My comic is the first of it’s kind. I know it’s a fantasy RPG adventure, but hey, let’s put a locomotive in that panel? Maybe some ninjas while I’m at it!
Soon as I’m settled in my comfy easychair, I am going to finish and upload this panel…maybe tomorrow?
New topic, new comic. Now, what kind of punchline can I deliver with that sledgehammer?
I’m going to need some alone time to get this comic finished and get better flow for that story arc.
I’m going to have to showcase this comic at a convention…a big one. I know! I’ll go around the tables as my own main character! I’ll look goooood doing it too!
Drawing board: check
Drafting Pencil: check
Micron pens: check
Everything in its place!
I need to get banner balanced just right. The web page and art sshould look simple, yet aesthetically pleasing. Hmm…maybe I should get a second person on this, maybe a web designer or editor?
I must be the best….who’s that other cartoonist and how did s/he get my readership? That’s it. Conventions and more XML and a darker story arc will rule the panels.
I’m going to have to draw this comic while on the road. How snarky can I make the punchline this week?
I need to be at least 10 comics ahead of myself. Maybe more than that? I should get cracking!
What can I do to make a more experimental comic strip? Maybe make this comic not a comic at all, but my illustrated spider monkey ninja opus…..
This comic needs more haiku. Maybe generate a few soul searching questions to the readers? That works!
My name is Lisa and I am a web cartoonist.
Good grief, I sound like I’m writing to a self help group or auditioning for the part of Charlie Brown in a retconned Peanuts comic strip. Sometimes, I feel that I am in a way.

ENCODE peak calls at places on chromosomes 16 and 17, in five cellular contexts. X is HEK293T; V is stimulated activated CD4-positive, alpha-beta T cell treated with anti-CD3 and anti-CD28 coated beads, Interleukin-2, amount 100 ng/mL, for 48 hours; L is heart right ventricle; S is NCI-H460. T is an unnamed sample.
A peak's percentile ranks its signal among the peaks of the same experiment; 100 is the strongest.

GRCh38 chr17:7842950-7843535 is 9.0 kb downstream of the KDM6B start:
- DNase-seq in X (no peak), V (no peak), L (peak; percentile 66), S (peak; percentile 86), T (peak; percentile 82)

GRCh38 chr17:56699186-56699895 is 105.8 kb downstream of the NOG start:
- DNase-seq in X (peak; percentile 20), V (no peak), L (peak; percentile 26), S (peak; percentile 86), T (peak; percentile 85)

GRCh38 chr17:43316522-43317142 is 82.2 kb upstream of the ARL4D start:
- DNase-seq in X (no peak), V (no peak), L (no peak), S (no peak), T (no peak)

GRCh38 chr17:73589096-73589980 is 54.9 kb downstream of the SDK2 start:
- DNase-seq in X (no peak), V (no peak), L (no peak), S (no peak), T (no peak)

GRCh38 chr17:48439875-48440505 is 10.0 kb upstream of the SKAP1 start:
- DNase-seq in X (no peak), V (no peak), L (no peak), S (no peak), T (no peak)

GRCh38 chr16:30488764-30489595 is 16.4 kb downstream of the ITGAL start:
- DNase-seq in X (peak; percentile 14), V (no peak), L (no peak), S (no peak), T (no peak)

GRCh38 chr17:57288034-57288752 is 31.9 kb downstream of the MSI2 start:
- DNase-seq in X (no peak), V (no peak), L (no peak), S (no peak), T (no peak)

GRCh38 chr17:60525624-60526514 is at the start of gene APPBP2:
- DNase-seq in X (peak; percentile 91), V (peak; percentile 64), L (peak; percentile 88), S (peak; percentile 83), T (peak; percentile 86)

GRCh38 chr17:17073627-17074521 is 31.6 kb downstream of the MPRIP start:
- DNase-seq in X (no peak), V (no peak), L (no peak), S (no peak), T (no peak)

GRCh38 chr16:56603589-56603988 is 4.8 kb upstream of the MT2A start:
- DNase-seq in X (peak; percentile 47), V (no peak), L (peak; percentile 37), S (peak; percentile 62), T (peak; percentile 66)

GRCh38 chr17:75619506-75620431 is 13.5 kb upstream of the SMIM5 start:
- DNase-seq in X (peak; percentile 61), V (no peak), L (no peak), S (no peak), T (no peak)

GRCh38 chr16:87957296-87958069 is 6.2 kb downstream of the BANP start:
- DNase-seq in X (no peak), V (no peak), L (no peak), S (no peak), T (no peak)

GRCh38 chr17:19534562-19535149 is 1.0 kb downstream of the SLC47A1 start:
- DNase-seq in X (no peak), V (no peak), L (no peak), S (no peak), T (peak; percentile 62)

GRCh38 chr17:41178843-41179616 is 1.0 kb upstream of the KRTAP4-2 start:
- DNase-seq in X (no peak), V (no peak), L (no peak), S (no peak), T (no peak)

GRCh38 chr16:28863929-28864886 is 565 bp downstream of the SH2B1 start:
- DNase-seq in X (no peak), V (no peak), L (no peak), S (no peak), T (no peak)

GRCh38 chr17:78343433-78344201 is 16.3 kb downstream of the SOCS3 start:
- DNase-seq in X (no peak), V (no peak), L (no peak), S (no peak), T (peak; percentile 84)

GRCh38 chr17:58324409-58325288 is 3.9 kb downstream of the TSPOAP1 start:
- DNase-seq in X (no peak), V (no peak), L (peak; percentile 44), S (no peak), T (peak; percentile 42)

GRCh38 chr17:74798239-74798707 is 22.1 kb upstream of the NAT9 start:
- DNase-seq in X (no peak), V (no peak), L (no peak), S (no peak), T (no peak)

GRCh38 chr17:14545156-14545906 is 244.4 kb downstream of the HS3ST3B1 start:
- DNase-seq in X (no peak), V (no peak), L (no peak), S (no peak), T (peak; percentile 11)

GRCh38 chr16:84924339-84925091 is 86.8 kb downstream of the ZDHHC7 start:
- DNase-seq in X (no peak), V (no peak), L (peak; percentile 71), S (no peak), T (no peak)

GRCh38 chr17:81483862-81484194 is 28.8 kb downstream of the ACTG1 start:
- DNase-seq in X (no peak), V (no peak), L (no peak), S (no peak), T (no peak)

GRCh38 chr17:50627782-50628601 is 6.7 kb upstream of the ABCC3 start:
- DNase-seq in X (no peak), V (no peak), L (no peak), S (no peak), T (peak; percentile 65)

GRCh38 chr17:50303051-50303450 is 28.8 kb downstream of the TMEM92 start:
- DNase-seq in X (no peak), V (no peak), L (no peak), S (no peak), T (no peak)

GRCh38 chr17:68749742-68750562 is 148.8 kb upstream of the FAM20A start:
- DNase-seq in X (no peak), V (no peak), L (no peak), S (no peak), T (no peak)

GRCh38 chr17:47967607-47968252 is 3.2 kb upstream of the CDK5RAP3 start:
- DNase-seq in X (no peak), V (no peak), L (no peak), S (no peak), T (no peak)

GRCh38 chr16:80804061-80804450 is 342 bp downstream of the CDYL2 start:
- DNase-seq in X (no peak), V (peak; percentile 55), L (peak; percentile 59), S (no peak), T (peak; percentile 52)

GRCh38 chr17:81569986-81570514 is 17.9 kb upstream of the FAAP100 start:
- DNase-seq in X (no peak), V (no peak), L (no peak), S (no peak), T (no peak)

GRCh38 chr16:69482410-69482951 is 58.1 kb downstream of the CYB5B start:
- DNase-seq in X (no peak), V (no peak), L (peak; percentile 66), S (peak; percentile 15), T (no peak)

I’ve read comic book titles such as X-Men and Spider Man from childhood. When I discovered that people published comic strips on the internet, it felt like a whole new door was opened in my college experience. I still revisit the first webcomic I read, http://www.coolcatstudio.com/ from time to time even as I devour the Twisted Kaiju Theaters and Something Positives of the web world.
I’ve helped write comic strips for other artists, but in October of 2009, I decided it was time to stop reading and start doing. My first venture took the form of a fumetti, or photo comic I called Project Poppet. The premise is a group of small knitted dolls causing mischief within my human sized one bedroom apartment. Along the way, they meet two toy frankenbunnies I made. I made my poppets of leftover yarn from various knitting projects. The comic contains one strip gags as well as longer story arcs. This past August, I opt to take my doodles of chibi figures, often portraits of my player characters in tabletop games I played to the level of a second comic I called Goober Glade. This takes place in a magical kingdom where an adventuring party bumbles about to save a princess. This comic participated in the 24 Hour Comics Day event.
When contributing to this blog, I want to do more than engage in shameless self promotion. I do that at various sci-fi, anime and other conventions. What I would like to do is show a bit of the creative process. Maybe you want to start your own comic? I’d like to inform, but if you get a laugh out of the writings, that’s good too. I would like to review comics as well. Any and all suggestions are welcome.
Until then, I will leave you with one of my favorite early photos from my comic, Project Poppet.